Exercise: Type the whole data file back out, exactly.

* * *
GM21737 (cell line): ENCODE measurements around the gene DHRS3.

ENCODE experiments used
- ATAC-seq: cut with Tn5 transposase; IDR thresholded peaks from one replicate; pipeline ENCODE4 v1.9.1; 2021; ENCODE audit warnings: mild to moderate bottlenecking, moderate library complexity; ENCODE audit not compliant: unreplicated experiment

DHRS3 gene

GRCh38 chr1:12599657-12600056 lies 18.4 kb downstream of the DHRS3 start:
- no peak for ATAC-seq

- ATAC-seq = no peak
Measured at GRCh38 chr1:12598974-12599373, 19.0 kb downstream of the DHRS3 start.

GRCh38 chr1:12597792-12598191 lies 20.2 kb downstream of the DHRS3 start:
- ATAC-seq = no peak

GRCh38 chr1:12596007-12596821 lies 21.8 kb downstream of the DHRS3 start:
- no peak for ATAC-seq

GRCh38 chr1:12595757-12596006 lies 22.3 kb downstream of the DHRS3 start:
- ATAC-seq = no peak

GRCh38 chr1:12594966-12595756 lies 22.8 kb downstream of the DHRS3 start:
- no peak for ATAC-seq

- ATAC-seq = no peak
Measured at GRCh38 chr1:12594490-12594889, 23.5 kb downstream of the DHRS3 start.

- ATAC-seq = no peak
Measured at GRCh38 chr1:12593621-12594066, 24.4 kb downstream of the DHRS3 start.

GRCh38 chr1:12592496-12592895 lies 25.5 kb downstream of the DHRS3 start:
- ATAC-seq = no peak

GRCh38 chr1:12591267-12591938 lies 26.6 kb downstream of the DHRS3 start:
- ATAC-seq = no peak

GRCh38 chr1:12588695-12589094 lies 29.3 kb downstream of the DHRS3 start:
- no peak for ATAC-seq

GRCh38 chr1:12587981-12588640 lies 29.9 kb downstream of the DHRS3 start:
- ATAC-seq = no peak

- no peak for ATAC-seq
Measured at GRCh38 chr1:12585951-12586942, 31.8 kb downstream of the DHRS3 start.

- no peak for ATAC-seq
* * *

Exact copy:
GM21737 (cell line): ENCODE measurements around the gene DHRS3.

ENCODE experiments used
- ATAC-seq: cut with Tn5 transposase; IDR thresholded peaks from one replicate; pipeline ENCODE4 v1.9.1; 2021; ENCODE audit warnings: mild to moderate bottlenecking, moderate library complexity; ENCODE audit not compliant: unreplicated experiment

DHRS3 gene

GRCh38 chr1:12599657-12600056 lies 18.4 kb downstream of the DHRS3 start:
- no peak for ATAC-seq

- ATAC-seq = no peak
Measured at GRCh38 chr1:12598974-12599373, 19.0 kb downstream of the DHRS3 start.

GRCh38 chr1:12597792-12598191 lies 20.2 kb downstream of the DHRS3 start:
- ATAC-seq = no peak

GRCh38 chr1:12596007-12596821 lies 21.8 kb downstream of the DHRS3 start:
- no peak for ATAC-seq

GRCh38 chr1:12595757-12596006 lies 22.3 kb downstream of the DHRS3 start:
- ATAC-seq = no peak

GRCh38 chr1:12594966-12595756 lies 22.8 kb downstream of the DHRS3 start:
- no peak for ATAC-seq

- ATAC-seq = no peak
Measured at GRCh38 chr1:12594490-12594889, 23.5 kb downstream of the DHRS3 start.

- ATAC-seq = no peak
Measured at GRCh38 chr1:12593621-12594066, 24.4 kb downstream of the DHRS3 start.

GRCh38 chr1:12592496-12592895 lies 25.5 kb downstream of the DHRS3 start:
- ATAC-seq = no peak

GRCh38 chr1:12591267-12591938 lies 26.6 kb downstream of the DHRS3 start:
- ATAC-seq = no peak

GRCh38 chr1:12588695-12589094 lies 29.3 kb downstream of the DHRS3 start:
- no peak for ATAC-seq

GRCh38 chr1:12587981-12588640 lies 29.9 kb downstream of the DHRS3 start:
- ATAC-seq = no peak

- no peak for ATAC-seq
Measured at GRCh38 chr1:12585951-12586942, 31.8 kb downstream of the DHRS3 start.

- no peak for ATAC-seq